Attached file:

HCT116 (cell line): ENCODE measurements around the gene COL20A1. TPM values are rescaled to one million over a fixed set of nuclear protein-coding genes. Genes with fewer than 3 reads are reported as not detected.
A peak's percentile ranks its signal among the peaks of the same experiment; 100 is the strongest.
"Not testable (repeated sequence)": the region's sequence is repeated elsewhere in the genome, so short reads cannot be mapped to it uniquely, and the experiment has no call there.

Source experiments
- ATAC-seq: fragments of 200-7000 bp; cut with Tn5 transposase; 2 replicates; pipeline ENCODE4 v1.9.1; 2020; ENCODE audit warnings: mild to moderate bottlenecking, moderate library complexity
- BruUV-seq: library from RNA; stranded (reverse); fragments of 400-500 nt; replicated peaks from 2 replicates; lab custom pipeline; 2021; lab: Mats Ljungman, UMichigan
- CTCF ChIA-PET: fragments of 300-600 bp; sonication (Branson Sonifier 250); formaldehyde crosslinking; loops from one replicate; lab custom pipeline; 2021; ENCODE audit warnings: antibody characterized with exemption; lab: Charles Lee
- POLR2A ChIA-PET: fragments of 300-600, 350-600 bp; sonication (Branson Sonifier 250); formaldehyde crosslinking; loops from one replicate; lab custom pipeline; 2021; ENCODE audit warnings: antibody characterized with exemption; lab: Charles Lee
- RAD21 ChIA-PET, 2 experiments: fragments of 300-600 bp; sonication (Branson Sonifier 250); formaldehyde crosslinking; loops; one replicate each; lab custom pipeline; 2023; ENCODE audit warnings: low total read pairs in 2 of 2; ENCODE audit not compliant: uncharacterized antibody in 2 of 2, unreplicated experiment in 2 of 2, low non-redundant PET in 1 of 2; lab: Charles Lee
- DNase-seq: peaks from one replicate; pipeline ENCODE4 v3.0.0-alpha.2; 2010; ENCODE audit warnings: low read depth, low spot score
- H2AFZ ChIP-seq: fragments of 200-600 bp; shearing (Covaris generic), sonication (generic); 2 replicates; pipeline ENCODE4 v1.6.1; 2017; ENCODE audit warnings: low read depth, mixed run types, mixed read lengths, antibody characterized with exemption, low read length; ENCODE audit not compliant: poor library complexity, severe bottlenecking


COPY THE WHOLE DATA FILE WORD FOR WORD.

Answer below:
HCT116 (cell line): ENCODE measurements around the gene COL20A1. TPM values are rescaled to one million over a fixed set of nuclear protein-coding genes. Genes with fewer than 3 reads are reported as not detected.
A peak's percentile ranks its signal among the peaks of the same experiment; 100 is the strongest.
"Not testable (repeated sequence)": the region's sequence is repeated elsewhere in the genome, so short reads cannot be mapped to it uniquely, and the experiment has no call there.

Source experiments
- ATAC-seq: fragments of 200-7000 bp; cut with Tn5 transposase; 2 replicates; pipeline ENCODE4 v1.9.1; 2020; ENCODE audit warnings: mild to moderate bottlenecking, moderate library complexity
- BruUV-seq: library from RNA; stranded (reverse); fragments of 400-500 nt; replicated peaks from 2 replicates; lab custom pipeline; 2021; lab: Mats Ljungman, UMichigan
- CTCF ChIA-PET: fragments of 300-600 bp; sonication (Branson Sonifier 250); formaldehyde crosslinking; loops from one replicate; lab custom pipeline; 2021; ENCODE audit warnings: antibody characterized with exemption; lab: Charles Lee
- POLR2A ChIA-PET: fragments of 300-600, 350-600 bp; sonication (Branson Sonifier 250); formaldehyde crosslinking; loops from one replicate; lab custom pipeline; 2021; ENCODE audit warnings: antibody characterized with exemption; lab: Charles Lee
- RAD21 ChIA-PET, 2 experiments: fragments of 300-600 bp; sonication (Branson Sonifier 250); formaldehyde crosslinking; loops; one replicate each; lab custom pipeline; 2023; ENCODE audit warnings: low total read pairs in 2 of 2; ENCODE audit not compliant: uncharacterized antibody in 2 of 2, unreplicated experiment in 2 of 2, low non-redundant PET in 1 of 2; lab: Charles Lee
- DNase-seq: peaks from one replicate; pipeline ENCODE4 v3.0.0-alpha.2; 2010; ENCODE audit warnings: low read depth, low spot score
- H2AFZ ChIP-seq: fragments of 200-600 bp; shearing (Covaris generic), sonication (generic); 2 replicates; pipeline ENCODE4 v1.6.1; 2017; ENCODE audit warnings: low read depth, mixed run types, mixed read lengths, antibody characterized with exemption, low read length; ENCODE audit not compliant: poor library complexity, severe bottlenecking